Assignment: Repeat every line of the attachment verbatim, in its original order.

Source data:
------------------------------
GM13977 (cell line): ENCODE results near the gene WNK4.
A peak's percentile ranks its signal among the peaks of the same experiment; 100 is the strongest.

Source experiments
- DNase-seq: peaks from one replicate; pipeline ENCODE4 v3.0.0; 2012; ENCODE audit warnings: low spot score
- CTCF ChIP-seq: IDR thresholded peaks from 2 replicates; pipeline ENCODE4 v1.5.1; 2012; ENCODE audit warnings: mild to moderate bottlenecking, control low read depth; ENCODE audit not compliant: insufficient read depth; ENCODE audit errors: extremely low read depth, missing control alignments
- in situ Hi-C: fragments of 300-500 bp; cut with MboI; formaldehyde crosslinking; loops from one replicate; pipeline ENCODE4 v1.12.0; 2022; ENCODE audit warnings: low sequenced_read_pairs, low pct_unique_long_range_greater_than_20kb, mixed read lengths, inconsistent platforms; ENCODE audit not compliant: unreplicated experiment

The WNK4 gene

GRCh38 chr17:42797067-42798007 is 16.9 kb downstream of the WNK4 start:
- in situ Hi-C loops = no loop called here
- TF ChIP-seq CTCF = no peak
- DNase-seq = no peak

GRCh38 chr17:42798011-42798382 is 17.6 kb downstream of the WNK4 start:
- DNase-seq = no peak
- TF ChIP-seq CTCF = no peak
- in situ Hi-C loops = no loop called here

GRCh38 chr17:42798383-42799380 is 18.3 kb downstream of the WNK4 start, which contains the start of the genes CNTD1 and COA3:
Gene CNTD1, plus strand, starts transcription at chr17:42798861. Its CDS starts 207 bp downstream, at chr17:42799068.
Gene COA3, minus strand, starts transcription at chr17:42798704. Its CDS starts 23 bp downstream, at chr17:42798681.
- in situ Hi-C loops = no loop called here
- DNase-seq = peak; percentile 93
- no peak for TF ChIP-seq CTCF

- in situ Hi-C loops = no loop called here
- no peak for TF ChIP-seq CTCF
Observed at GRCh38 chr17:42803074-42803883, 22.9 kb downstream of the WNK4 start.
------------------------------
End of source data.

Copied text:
GM13977 (cell line): ENCODE results near the gene WNK4.
A peak's percentile ranks its signal among the peaks of the same experiment; 100 is the strongest.

Source experiments
- DNase-seq: peaks from one replicate; pipeline ENCODE4 v3.0.0; 2012; ENCODE audit warnings: low spot score
- CTCF ChIP-seq: IDR thresholded peaks from 2 replicates; pipeline ENCODE4 v1.5.1; 2012; ENCODE audit warnings: mild to moderate bottlenecking, control low read depth; ENCODE audit not compliant: insufficient read depth; ENCODE audit errors: extremely low read depth, missing control alignments
- in situ Hi-C: fragments of 300-500 bp; cut with MboI; formaldehyde crosslinking; loops from one replicate; pipeline ENCODE4 v1.12.0; 2022; ENCODE audit warnings: low sequenced_read_pairs, low pct_unique_long_range_greater_than_20kb, mixed read lengths, inconsistent platforms; ENCODE audit not compliant: unreplicated experiment

The WNK4 gene

GRCh38 chr17:42797067-42798007 is 16.9 kb downstream of the WNK4 start:
- in situ Hi-C loops = no loop called here
- TF ChIP-seq CTCF = no peak
- DNase-seq = no peak

GRCh38 chr17:42798011-42798382 is 17.6 kb downstream of the WNK4 start:
- DNase-seq = no peak
- TF ChIP-seq CTCF = no peak
- in situ Hi-C loops = no loop called here

GRCh38 chr17:42798383-42799380 is 18.3 kb downstream of the WNK4 start, which contains the start of the genes CNTD1 and COA3:
Gene CNTD1, plus strand, starts transcription at chr17:42798861. Its CDS starts 207 bp downstream, at chr17:42799068.
Gene COA3, minus strand, starts transcription at chr17:42798704. Its CDS starts 23 bp downstream, at chr17:42798681.
- in situ Hi-C loops = no loop called here
- DNase-seq = peak; percentile 93
- no peak for TF ChIP-seq CTCF

- in situ Hi-C loops = no loop called here
- no peak for TF ChIP-seq CTCF
Observed at GRCh38 chr17:42803074-42803883, 22.9 kb downstream of the WNK4 start.